This preview shows page 1. Sign up to view the full content.
Unformatted text preview: orld of all
germs are fighting a losing battle. While
talking, the average person sprays 300
microscopic saliva droplets per minute, or
2.5 per word. << ComFun6e_Ch04_C!.indd 126 Do not mop the floor of your bathroom for a week. After this, clean it within
three minutes, using an ordinary mop. Use this mop for other chores as well
without cleaning it.
Buy a fluffy mohair sweater and wear it for a week. When taking it off at night
do not remove the bits of fluff. Do not clean your house for a week.
You, your husband, and children all have to keep shoes on. Do not clean the
house for a week.
Drop a cookie on the contaminated floor, pick the cookie up and eat it.
Leave the sheets and blankets on the floor and then put them on the beds. Do
not change these for a week.
(Emmelkamp, 1982, pp. 299–300) Eventually this woman was able to set up a reasonable routine for cleaning herself and
Between 55 and 85 percent of clients with obsessive-compulsive disorder have been
found to improve considerably with exposure and response prevention, improvements
that often continue indefinitely (McKay,Taylor, & Abramowitz, 2010; Abramowitz et al.,
2008). The effectiveness of this approach suggests that people with this disorder are like
the superstitious man in the old joke who keeps snapping his fingers to keep elephants
away. When someone points out, “But there aren’t any elephants around here,” the man
replies, “See? It works!” One review concludes, “With hindsight, it is possible to see that
the [obsessive-compulsive] individual has been snapping his fingers, and unless he stops
(response prevention) and takes a look around at the same time (exposure), he isn’t going
to learn much of value about elephants” (Berk & Efran, 1983, p. 546).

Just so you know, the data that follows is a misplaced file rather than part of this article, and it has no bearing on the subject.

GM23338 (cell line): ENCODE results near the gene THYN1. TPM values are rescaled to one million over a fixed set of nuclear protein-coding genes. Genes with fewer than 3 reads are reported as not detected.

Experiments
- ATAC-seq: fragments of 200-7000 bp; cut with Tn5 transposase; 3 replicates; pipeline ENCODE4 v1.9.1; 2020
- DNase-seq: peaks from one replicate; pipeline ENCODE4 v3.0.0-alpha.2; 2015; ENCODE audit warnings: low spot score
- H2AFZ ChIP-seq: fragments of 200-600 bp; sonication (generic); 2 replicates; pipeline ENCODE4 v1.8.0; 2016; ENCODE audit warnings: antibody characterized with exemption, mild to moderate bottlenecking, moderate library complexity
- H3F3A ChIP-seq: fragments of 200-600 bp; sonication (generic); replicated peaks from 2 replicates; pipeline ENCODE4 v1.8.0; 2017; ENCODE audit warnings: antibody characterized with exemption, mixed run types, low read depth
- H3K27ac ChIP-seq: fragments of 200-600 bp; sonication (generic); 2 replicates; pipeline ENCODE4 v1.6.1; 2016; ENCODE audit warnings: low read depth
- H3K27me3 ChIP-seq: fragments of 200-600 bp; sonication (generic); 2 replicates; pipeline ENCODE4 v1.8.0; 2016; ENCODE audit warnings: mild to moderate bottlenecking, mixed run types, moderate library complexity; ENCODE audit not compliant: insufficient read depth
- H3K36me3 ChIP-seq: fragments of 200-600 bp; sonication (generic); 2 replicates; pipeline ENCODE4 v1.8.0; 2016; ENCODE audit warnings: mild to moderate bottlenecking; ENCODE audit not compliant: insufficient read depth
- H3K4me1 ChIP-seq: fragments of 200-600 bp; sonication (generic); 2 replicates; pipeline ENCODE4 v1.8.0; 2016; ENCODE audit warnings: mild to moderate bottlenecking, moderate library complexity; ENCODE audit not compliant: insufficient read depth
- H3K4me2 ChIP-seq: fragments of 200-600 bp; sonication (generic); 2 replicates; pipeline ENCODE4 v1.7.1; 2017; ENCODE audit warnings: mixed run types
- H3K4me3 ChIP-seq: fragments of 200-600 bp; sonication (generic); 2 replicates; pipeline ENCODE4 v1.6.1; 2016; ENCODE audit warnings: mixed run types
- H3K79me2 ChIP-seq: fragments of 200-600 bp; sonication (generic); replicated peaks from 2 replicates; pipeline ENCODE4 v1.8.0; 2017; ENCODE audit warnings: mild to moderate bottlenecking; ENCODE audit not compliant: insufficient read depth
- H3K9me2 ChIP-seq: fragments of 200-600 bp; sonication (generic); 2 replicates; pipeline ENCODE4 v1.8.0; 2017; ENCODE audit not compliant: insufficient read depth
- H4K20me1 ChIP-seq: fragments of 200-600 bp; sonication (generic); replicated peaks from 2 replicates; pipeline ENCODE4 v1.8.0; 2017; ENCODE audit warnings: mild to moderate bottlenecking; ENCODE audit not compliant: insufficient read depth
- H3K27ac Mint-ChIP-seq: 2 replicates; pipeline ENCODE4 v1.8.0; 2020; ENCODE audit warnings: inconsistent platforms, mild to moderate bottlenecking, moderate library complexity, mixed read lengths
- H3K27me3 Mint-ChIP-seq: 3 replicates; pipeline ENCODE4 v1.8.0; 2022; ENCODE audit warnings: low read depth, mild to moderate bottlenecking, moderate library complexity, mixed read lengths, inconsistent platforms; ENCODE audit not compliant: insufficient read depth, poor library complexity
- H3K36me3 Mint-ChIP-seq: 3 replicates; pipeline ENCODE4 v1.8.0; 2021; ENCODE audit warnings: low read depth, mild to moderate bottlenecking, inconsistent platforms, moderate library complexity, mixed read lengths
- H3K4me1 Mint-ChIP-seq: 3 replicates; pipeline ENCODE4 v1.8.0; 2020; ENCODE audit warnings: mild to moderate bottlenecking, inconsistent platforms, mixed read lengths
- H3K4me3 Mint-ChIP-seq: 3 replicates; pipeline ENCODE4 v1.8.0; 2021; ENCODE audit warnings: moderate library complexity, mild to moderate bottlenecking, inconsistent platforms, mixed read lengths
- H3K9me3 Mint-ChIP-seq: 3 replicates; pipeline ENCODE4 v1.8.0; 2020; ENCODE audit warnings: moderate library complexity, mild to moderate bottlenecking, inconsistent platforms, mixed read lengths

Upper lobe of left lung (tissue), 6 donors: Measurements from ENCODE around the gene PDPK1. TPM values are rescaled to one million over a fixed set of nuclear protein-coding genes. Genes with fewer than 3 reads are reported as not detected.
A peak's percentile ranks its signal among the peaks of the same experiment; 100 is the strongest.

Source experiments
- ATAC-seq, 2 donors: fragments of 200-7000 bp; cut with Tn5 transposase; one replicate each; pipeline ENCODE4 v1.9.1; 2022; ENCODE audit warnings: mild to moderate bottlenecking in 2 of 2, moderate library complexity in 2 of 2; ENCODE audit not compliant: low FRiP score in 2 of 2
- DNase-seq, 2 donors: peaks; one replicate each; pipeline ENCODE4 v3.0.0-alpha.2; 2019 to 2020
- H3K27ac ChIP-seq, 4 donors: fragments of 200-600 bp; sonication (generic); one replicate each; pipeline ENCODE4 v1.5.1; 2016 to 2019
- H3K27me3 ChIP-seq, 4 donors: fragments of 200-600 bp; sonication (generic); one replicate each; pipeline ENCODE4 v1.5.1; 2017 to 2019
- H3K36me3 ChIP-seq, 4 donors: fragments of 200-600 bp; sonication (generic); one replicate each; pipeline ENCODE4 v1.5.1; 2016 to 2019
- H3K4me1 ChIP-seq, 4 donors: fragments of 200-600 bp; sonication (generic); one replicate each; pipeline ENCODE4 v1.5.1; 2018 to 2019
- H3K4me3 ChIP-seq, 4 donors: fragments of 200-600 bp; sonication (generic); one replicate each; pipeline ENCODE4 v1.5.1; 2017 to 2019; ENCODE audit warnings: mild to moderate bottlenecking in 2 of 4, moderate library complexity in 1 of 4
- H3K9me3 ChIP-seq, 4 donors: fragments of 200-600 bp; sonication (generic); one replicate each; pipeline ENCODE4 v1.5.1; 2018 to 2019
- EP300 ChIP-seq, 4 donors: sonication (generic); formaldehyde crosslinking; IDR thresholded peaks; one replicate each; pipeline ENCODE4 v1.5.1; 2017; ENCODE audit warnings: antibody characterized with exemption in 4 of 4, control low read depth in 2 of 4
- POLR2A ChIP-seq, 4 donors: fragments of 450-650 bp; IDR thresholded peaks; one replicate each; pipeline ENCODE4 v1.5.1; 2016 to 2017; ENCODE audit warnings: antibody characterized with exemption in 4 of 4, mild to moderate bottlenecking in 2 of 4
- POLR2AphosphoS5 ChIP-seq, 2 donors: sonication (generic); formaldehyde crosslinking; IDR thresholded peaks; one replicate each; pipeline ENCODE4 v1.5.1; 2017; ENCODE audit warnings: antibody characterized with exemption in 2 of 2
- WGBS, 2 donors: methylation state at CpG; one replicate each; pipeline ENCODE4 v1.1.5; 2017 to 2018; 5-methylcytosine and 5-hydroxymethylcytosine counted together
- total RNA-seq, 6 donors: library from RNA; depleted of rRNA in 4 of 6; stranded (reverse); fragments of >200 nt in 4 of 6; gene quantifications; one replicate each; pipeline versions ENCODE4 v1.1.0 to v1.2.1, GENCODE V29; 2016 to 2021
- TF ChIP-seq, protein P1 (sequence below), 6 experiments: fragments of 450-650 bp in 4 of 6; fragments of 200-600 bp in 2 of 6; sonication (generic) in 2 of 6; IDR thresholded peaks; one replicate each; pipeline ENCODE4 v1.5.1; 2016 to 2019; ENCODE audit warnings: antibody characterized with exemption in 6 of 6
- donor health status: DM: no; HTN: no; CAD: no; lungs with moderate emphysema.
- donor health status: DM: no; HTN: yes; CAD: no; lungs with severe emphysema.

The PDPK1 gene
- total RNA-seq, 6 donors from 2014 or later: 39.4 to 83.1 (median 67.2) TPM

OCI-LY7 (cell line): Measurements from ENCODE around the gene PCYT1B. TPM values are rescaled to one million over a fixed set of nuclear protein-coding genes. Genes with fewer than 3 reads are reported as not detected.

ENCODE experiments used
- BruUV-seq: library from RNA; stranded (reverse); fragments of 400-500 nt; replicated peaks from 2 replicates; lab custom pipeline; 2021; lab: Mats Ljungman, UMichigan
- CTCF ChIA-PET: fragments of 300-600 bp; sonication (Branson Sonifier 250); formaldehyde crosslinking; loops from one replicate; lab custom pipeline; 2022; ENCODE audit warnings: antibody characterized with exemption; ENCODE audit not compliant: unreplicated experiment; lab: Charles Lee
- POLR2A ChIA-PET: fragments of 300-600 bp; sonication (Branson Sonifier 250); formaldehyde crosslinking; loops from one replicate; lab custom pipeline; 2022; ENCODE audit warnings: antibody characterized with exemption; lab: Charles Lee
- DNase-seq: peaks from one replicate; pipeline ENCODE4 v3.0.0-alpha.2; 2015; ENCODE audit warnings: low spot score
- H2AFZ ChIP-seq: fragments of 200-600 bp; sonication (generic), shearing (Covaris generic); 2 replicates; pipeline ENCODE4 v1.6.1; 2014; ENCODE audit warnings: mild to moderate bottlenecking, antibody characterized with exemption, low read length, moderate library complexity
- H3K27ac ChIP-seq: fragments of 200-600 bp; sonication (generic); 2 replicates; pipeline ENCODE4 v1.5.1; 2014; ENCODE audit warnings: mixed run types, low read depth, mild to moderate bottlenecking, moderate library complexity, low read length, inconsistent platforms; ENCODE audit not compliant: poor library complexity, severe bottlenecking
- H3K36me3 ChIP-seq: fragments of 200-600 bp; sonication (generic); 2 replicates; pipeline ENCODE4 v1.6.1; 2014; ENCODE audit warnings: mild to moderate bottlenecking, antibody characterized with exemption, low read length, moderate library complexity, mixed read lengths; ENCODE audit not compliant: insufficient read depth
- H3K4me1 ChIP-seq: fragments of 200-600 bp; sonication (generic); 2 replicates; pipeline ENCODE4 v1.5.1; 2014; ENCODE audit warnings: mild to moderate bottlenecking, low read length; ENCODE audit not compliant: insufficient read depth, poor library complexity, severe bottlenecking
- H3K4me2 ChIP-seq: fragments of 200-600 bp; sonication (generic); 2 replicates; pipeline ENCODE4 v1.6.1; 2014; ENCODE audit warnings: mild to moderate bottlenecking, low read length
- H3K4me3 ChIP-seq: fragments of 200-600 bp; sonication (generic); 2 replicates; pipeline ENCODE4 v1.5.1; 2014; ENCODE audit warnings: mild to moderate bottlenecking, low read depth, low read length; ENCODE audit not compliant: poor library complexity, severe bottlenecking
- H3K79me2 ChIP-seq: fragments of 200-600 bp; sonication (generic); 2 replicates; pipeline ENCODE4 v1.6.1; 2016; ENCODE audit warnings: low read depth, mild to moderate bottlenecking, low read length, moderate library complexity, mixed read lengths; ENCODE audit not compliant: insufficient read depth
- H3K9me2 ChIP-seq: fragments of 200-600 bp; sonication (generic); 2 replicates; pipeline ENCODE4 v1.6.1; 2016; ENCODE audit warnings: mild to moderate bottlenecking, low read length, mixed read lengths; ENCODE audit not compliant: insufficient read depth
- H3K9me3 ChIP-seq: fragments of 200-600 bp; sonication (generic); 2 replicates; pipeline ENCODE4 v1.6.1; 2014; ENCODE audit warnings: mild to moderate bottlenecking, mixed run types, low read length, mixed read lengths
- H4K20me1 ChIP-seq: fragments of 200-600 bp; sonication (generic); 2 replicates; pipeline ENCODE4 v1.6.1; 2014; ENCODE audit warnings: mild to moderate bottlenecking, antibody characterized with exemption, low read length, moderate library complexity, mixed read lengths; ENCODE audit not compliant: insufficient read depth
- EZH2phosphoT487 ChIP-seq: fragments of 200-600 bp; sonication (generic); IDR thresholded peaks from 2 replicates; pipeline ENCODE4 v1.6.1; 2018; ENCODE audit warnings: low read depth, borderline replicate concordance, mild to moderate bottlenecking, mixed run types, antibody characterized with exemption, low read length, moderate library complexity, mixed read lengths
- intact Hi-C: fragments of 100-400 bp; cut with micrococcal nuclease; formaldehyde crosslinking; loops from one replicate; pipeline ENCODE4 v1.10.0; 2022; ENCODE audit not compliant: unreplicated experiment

At the same time, research has revealed certain limitations in exposure and response
prevention. Few clients who receive the treatment overcome all their symptoms, and
as many as one-quarter fail to improve at all (Foa et al., 2005; Frost & Steketee, 2001).
Also, the approach is of limited help to those who have obsessions but no compulsions
(Hohagen et al., 1998). 12/10/09 11:16:34 AM Anxiety Disorders The Cognitive Perspective
Cognitive theorists begin their explanation of obsessive-compulsive disorder by pointing out that everyone has repetitive, unwanted, and intrusive thoughts. Anyone might
have thoughts of harming others or being contaminated by germs, for example, but most
people dismiss or ignore them with ease (Baer, 2001). Those who develop this disorder,
however, typically blame themselves for such thoughts and expect that somehow terrible things will happen (Shafran, 2005; Salkovskis, 1999, 1985). To avoid such negative
outcomes, they try to neutralize the thoughts—thinking or behaving in ways meant
to put matters right or to make amends (Salkovskis et al., 2003).
Neutralizing acts might include requesting special reassurance from others, deliberately thinking “good” thoughts, washing one’s hands, or checking for possib...
View Full Document